- Educreations (a free iPad app to create interactive whiteboard videos)
- Screencast-O-Matic (a web-based screencast tool to record anything on your computer)
- Jing (free screencast software to install on your computer)
Do you use something different for screencasting? If so, please share it in the comments below!
Instruction methods other than screencasting:
- Audio: If you’d rather not mess with video, you can just record your voice. My favorite tool for that is AudioBoom. It’s kind of like YouTube for audio. You create your own channel and then record off your device or upload an audio file.
- Website: If you’d rather just use text and visuals, create a webpage for students to check out. My favorite free website creator is Weebly. Google Sites is a good option as well.
Want to make sure that your students actually watched the videos? Flipped classroom teachers have many ways of handling this. Some will just have students who didn’t watch the videos at home just watch them at school while everyone else participates in a fun activity with the content. Missing that activity is enough encouragement to them to watch the videos beforehand, according to those teachers.
I, however, like the idea of doing a quick assessment after the video to let students show me that they understand. There are some great options out there, including:
Google Forms (within drive.google.com): Create a simple Google Form with some questions to check for understanding. If you make multiple-choice, matching (made from choose-from-a-list questions) or true-false questions, the Flubaroo add-on will autograde them for you. Just bring up the spreadsheet of results created by the form and follow the instructions on the Flubaroo website. (Even if you don’t use Flubaroo, a cursory glance at student answers in that spreadsheet will show you if a student didn’t comprehend the new content. Plus, by clicking “responses” within the Google Form, it will show you charts of student responses, making visual interpretation of the results easy.)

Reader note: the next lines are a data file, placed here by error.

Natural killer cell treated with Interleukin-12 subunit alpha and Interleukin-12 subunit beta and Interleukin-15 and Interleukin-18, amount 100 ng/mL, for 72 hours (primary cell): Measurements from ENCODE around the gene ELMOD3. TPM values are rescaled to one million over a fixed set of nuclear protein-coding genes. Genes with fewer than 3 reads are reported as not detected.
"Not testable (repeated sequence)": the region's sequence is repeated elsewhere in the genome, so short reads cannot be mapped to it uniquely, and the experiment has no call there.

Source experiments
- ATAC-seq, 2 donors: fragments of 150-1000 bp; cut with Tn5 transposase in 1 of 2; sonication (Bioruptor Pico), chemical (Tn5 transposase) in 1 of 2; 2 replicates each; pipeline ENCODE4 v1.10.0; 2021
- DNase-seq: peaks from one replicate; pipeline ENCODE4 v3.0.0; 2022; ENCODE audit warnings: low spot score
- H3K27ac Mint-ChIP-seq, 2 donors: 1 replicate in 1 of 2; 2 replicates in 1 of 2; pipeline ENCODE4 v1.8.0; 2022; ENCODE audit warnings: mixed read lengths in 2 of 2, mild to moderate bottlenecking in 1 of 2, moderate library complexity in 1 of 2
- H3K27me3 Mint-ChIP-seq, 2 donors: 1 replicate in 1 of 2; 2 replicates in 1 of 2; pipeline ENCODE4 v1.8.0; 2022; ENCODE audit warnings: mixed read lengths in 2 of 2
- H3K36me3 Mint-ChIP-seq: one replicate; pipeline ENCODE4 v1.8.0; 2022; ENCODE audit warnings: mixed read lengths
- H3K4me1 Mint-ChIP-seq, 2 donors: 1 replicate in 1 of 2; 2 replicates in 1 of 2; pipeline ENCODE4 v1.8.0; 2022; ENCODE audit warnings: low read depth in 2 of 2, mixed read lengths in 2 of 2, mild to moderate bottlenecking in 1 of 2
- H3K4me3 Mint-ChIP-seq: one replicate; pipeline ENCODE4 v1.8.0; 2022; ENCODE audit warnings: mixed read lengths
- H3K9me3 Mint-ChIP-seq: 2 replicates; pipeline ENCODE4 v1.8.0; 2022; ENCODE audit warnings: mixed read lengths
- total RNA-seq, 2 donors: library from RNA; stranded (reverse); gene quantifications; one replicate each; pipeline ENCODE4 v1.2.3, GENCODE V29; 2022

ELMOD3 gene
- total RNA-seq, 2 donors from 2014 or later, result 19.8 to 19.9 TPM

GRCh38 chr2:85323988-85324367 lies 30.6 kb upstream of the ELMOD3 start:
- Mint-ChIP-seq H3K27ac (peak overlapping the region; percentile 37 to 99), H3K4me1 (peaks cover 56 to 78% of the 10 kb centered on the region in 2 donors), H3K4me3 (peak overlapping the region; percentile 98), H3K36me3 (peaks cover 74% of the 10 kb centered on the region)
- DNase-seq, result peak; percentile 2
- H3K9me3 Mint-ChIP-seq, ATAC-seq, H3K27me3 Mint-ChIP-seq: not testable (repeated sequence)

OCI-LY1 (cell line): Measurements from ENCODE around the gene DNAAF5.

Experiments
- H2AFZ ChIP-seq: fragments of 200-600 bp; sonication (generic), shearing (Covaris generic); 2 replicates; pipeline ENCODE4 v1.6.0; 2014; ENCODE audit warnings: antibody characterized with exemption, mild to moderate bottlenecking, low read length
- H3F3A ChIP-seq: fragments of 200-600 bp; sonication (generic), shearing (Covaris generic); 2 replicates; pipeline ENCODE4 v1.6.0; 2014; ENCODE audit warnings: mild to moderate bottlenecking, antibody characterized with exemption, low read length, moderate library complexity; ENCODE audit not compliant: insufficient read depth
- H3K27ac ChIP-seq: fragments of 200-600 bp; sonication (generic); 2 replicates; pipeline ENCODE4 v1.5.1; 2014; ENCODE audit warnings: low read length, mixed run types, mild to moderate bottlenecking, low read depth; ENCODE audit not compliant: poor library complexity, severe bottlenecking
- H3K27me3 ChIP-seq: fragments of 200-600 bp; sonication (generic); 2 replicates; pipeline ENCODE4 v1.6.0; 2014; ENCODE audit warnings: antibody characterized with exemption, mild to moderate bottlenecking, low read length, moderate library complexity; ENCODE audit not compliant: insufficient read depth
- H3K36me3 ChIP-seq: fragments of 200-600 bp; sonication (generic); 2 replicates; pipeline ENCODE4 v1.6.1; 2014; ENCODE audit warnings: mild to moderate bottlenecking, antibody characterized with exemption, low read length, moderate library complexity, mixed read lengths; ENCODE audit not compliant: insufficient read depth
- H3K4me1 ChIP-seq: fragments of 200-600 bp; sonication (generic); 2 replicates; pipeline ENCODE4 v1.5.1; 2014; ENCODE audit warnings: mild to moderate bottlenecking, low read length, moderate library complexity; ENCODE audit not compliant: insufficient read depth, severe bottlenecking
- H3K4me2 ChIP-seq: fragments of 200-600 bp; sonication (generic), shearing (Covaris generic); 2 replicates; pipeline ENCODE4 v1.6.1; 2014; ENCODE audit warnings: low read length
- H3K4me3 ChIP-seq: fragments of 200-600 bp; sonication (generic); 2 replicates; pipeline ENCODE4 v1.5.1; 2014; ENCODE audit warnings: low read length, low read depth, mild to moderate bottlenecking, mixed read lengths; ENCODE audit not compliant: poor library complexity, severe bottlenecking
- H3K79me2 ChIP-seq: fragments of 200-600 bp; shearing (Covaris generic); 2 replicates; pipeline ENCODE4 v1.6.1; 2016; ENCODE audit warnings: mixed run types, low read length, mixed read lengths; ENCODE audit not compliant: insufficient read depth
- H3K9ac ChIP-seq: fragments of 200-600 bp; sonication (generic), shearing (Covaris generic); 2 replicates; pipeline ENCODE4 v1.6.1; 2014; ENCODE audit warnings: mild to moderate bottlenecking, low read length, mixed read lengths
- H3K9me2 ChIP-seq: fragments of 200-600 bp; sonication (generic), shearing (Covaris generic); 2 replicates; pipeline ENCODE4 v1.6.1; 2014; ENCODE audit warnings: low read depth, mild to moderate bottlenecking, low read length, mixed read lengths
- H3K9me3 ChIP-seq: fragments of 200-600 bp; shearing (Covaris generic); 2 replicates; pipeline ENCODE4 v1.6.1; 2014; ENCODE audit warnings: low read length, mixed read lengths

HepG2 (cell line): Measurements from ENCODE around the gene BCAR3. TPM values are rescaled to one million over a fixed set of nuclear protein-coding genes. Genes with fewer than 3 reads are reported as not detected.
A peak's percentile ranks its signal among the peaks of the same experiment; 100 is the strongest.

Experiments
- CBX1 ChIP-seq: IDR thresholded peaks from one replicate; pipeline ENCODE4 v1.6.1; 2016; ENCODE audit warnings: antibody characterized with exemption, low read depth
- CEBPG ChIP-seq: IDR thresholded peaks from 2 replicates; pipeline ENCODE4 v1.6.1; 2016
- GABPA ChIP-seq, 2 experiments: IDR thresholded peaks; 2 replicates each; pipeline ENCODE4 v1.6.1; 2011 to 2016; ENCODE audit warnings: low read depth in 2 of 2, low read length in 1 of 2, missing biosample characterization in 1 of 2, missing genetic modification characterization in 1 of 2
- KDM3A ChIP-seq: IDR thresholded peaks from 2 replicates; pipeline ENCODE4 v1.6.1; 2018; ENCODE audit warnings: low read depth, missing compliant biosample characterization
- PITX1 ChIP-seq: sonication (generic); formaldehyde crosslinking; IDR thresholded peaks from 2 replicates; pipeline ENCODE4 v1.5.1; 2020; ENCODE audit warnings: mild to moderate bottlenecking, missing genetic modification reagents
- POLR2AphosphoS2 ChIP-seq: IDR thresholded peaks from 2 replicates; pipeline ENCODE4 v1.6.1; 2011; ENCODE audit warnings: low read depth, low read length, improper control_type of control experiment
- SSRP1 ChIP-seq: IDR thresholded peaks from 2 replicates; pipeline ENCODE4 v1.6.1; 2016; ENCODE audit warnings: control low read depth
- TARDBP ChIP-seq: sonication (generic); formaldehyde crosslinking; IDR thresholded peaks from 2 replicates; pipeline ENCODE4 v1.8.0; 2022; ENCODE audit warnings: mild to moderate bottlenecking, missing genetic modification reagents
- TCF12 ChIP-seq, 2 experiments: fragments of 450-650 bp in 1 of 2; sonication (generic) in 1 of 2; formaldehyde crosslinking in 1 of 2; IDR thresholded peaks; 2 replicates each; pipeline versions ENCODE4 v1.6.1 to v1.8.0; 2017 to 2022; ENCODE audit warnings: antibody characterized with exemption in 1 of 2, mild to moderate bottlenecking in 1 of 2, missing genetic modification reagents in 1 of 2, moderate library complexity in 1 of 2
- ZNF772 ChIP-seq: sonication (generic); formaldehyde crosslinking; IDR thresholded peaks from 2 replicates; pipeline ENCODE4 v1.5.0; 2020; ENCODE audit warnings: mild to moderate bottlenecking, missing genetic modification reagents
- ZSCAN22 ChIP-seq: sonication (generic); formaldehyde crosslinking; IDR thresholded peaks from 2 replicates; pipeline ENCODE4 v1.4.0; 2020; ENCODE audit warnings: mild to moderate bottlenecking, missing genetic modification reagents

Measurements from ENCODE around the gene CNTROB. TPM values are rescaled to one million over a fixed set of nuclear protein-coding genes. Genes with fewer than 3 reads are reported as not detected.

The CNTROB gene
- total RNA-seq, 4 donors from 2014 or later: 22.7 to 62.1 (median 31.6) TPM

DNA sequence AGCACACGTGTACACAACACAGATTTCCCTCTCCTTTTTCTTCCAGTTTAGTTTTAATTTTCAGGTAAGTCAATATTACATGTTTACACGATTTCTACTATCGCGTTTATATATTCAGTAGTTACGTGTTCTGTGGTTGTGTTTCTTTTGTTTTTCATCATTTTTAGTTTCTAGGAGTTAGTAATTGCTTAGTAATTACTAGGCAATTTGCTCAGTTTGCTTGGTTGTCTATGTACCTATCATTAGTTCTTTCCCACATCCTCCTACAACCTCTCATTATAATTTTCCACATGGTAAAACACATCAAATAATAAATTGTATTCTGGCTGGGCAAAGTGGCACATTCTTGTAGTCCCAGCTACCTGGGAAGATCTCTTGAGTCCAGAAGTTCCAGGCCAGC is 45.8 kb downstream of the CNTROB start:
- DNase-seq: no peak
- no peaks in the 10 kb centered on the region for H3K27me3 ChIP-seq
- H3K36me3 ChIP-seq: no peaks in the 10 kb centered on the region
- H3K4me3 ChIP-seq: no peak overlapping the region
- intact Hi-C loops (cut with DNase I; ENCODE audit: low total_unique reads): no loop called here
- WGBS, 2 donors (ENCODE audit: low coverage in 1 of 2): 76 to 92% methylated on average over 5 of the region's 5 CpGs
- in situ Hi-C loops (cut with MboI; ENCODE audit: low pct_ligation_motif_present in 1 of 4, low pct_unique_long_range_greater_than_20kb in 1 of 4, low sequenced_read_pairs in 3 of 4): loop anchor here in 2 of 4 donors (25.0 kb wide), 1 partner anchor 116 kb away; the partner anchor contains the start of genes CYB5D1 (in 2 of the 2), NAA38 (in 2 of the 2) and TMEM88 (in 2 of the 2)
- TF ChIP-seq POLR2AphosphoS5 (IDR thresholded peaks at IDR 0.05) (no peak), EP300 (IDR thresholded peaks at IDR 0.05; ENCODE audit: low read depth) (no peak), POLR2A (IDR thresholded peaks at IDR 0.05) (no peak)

Quizizz (quizizz.com): This site turns homework into a game show, and it can make flipped class assessment pretty easy. You’ll want to use homework mode, where you can make an assignment live for up to 15 days. Students enter a code to join the activity and answer questions based on your instruction. It creates a leaderboard you can display later. Plus, its fun “you’re right”/”you’re wrong” memes keep you going!
Formative (goformative.com): My excitement for this tool keeps bubbling over. I recently wrote about 20 ways you can use Formative in your class. Create an assessment using Formative with some questions about your instruction. In addition your standard question types, Formative also includes “show your work” questions where students can draw their answers. If your instruction video is on YouTube, you can add it to your Formative assessment. Keep everything in one location for simplicity!
So, there you have it … six easy ways to start flipping your classroom now:
- Screencast with Snagit
- Broadcast audio with AudioBoom
- Create a website with Weebly/Google Sites
- Assess with Google Forms
- Create an assignment with Quizziz
- Make an assessment with Formative
With some ways to deliver instruction at home and some ways to assess student understanding afterward, you’re well on your way to becoming a flipped classroom master!